That last line of the song, like the first line of "Love Story," comes back to me as I reflect on Sharon Bomgaars' life and death. What can you say about the woman whose story is told in the pages of "In His Feathers"? I would say she was someone who lived a beautiful life of faith and selflessness. And she is someone who, faced with imminent death, delighted herself in the Lord and His gifts in a way that made her death beautiful as well. She didn't live like she was dying, so much as she died the way she had lived – gratefully, graciously, all the while giving honor to God and thought for how to make every moment of the journey meaningful.
Sharon's life and death are a challenge to those of us whose lives may or may not be threatened by anything so relentless as cancer, but who are nevertheless compelled by circumstance, as she was, to answer some of life's hardest questions. Among those questions are how will we accept the path God has ordained for us, and what will we do with the time we have left. How now shall we live, always ready to die but without ever ceasing to live the abundant, full life to which we have been called?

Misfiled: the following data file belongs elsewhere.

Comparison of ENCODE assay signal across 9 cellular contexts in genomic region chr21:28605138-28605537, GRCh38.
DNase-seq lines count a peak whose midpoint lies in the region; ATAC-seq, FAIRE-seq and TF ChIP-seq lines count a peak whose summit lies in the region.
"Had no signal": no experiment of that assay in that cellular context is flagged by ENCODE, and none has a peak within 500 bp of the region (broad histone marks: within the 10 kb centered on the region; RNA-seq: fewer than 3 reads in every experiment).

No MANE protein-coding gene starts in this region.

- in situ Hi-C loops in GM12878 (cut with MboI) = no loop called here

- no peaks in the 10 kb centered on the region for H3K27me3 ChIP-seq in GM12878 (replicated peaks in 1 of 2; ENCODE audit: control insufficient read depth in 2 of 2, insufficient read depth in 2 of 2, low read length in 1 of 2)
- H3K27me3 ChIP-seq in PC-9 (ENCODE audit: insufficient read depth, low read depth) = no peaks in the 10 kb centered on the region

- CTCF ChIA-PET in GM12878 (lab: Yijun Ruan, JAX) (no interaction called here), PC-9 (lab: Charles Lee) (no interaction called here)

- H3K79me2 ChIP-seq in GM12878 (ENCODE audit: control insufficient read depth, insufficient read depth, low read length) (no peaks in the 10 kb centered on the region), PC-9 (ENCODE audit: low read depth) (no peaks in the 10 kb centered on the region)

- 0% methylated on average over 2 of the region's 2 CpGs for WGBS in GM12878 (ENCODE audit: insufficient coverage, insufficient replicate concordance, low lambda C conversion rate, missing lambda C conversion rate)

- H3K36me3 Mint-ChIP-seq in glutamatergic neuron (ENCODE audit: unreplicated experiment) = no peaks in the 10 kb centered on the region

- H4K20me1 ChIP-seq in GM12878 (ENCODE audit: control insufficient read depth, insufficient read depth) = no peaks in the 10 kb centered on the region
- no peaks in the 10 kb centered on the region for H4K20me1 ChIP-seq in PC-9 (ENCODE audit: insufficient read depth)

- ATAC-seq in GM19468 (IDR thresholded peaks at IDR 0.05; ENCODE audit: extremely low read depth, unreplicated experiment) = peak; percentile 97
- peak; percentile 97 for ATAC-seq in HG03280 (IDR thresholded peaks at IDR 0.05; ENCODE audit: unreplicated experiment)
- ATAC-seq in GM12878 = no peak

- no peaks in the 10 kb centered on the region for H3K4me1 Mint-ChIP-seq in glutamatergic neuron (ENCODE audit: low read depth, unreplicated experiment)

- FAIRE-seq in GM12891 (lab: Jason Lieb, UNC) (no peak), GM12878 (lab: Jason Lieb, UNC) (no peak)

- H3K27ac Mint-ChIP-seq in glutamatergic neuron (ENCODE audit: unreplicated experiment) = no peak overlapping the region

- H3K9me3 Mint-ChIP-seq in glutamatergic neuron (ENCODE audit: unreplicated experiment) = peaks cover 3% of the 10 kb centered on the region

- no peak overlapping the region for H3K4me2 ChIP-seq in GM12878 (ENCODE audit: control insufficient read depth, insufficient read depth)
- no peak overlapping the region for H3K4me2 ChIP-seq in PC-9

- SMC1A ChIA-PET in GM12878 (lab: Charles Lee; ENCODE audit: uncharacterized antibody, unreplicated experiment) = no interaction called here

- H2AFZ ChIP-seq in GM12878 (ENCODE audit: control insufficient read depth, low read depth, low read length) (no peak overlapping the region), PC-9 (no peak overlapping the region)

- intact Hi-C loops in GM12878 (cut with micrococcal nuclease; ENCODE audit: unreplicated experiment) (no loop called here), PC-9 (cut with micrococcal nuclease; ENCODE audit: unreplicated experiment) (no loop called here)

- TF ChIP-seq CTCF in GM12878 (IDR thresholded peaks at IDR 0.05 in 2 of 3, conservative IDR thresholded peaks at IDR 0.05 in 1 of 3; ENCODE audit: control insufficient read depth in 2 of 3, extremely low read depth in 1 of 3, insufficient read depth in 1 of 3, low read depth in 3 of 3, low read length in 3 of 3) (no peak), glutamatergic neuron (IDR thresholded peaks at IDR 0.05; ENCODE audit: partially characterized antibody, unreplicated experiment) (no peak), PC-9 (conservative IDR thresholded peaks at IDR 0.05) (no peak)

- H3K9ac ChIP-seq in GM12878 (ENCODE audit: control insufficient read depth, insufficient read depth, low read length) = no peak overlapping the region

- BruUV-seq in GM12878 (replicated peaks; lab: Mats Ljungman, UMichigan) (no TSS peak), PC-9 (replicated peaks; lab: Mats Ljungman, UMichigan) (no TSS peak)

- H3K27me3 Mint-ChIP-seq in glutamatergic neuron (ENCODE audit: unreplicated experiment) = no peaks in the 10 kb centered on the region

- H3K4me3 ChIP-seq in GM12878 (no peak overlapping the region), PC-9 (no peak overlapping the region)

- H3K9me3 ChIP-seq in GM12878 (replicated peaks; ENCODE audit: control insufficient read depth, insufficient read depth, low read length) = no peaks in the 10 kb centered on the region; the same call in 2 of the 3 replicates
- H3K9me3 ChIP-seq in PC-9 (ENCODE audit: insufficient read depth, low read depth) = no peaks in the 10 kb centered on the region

The answers Sharon Bomgaars offers us through her journals will undoubtedly inspire and challenge many to celebrate life with all its vagaries, tragedies and triumphs alike. Her story will also remind many, as it did me, to be grateful for the lives we are given and the fact that we live each day in the shadow of God's wings – or, as Sharon would have put it, "in his feathers."
© 2006 AgapePress. All rights reserved. Used with permission.